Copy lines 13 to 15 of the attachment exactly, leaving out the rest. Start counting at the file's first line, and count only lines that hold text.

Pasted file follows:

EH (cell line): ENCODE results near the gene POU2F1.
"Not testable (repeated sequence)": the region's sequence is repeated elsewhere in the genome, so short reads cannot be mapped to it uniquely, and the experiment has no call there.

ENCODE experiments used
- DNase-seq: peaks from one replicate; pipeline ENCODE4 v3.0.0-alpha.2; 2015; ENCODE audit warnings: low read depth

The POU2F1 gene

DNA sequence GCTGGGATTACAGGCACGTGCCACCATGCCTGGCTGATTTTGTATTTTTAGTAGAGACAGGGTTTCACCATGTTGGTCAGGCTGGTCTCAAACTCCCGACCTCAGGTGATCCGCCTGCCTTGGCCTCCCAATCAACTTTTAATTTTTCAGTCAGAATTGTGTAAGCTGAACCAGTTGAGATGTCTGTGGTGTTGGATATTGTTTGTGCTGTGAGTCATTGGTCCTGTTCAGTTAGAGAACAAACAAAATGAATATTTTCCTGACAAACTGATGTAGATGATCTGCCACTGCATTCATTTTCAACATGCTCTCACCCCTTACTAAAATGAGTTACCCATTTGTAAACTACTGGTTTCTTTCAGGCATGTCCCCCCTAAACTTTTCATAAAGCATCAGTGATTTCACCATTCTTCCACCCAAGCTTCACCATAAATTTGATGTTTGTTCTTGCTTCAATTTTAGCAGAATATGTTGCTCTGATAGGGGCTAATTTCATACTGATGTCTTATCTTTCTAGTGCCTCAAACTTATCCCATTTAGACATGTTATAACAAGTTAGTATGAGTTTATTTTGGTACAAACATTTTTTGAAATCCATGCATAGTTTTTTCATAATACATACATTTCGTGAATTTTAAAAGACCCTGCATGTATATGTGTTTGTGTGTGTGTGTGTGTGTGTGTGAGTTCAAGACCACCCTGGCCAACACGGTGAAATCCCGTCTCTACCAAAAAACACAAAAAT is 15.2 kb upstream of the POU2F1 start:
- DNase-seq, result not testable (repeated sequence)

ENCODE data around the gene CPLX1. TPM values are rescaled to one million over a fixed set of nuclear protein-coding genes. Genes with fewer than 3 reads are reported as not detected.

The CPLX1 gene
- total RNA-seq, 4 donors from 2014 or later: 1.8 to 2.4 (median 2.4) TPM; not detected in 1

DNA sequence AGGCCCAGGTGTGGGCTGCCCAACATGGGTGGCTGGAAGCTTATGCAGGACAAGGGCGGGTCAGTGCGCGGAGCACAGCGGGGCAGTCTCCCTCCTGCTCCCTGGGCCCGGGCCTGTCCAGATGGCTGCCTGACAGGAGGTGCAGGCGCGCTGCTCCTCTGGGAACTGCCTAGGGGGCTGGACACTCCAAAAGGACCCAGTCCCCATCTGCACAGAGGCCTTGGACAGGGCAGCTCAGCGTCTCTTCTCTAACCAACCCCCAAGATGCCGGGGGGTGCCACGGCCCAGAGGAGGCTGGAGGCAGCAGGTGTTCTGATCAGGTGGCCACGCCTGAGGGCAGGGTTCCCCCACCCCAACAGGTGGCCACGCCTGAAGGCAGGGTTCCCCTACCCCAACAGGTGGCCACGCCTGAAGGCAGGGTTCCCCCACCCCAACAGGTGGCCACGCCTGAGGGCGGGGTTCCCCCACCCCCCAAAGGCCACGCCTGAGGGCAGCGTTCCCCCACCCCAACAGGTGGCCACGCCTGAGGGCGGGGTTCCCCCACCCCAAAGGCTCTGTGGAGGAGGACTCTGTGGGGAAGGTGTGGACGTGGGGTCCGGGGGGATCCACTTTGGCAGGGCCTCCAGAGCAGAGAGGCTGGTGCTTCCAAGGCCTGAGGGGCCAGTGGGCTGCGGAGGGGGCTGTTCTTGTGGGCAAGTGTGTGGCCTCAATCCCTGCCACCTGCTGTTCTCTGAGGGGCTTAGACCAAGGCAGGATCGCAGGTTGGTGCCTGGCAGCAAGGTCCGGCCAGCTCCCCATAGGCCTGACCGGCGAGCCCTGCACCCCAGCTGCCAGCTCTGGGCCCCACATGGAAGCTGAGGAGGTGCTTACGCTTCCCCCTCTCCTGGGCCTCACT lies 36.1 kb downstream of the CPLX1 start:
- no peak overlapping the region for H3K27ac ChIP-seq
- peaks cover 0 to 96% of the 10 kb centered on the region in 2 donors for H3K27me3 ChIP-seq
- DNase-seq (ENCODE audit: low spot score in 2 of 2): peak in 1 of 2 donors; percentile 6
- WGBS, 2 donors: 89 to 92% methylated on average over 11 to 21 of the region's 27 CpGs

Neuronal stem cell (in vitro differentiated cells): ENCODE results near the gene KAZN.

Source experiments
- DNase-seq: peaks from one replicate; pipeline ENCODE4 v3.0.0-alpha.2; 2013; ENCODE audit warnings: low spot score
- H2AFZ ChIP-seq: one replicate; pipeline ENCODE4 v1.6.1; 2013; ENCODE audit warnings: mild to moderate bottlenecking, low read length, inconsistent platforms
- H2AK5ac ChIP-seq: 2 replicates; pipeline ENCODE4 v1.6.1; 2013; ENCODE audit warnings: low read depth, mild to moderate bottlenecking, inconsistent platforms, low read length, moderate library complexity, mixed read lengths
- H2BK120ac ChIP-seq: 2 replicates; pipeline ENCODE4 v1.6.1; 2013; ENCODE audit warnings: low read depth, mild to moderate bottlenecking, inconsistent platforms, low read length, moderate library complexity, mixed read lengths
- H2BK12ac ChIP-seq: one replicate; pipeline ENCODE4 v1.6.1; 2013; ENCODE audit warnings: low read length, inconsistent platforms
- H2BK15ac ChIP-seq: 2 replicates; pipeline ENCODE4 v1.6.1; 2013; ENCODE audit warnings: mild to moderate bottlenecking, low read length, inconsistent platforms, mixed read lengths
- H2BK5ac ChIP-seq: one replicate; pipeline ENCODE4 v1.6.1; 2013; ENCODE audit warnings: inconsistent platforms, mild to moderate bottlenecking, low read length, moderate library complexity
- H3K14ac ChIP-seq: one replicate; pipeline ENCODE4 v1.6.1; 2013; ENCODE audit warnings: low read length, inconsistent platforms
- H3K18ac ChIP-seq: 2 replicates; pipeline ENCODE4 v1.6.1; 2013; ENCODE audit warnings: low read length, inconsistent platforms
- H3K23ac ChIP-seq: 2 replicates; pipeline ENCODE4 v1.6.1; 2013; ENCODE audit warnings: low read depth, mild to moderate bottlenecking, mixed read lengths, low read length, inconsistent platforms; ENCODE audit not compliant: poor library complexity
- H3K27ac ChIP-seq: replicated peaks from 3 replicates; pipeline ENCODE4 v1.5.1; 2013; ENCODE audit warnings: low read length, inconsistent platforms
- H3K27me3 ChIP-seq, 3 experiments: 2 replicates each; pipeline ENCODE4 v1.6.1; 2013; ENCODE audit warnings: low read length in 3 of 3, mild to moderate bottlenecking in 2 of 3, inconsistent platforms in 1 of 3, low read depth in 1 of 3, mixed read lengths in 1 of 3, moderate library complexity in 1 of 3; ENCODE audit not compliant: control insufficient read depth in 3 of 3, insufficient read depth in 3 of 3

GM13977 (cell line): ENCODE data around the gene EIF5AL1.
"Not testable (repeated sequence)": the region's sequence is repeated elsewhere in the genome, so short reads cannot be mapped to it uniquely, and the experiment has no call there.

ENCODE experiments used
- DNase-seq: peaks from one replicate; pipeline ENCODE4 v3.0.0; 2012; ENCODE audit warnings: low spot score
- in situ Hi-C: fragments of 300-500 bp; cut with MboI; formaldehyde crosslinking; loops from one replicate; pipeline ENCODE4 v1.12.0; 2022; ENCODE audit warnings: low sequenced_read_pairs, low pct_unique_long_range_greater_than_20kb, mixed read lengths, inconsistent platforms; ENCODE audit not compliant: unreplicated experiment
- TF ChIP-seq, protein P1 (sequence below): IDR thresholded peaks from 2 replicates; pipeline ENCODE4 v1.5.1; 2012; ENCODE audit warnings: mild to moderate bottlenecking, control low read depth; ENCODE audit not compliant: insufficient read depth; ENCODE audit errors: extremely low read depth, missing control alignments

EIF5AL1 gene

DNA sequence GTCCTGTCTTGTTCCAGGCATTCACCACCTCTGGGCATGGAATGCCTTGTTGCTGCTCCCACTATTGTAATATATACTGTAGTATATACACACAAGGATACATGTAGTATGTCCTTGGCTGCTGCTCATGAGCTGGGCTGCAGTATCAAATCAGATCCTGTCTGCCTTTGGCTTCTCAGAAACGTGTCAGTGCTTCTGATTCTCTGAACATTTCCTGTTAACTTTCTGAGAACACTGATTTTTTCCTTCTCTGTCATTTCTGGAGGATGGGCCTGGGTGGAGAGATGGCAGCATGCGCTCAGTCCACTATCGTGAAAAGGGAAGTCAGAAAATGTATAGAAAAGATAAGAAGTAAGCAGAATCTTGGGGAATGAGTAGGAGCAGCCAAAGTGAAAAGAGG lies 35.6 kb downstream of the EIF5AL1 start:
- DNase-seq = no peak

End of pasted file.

- peaks cover 0 to 96% of the 10 kb centered on the region in 2 donors for H3K27me3 ChIP-seq
- DNase-seq (ENCODE audit: low spot score in 2 of 2): peak in 1 of 2 donors; percentile 6
- WGBS, 2 donors: 89 to 92% methylated on average over 11 to 21 of the region's 27 CpGs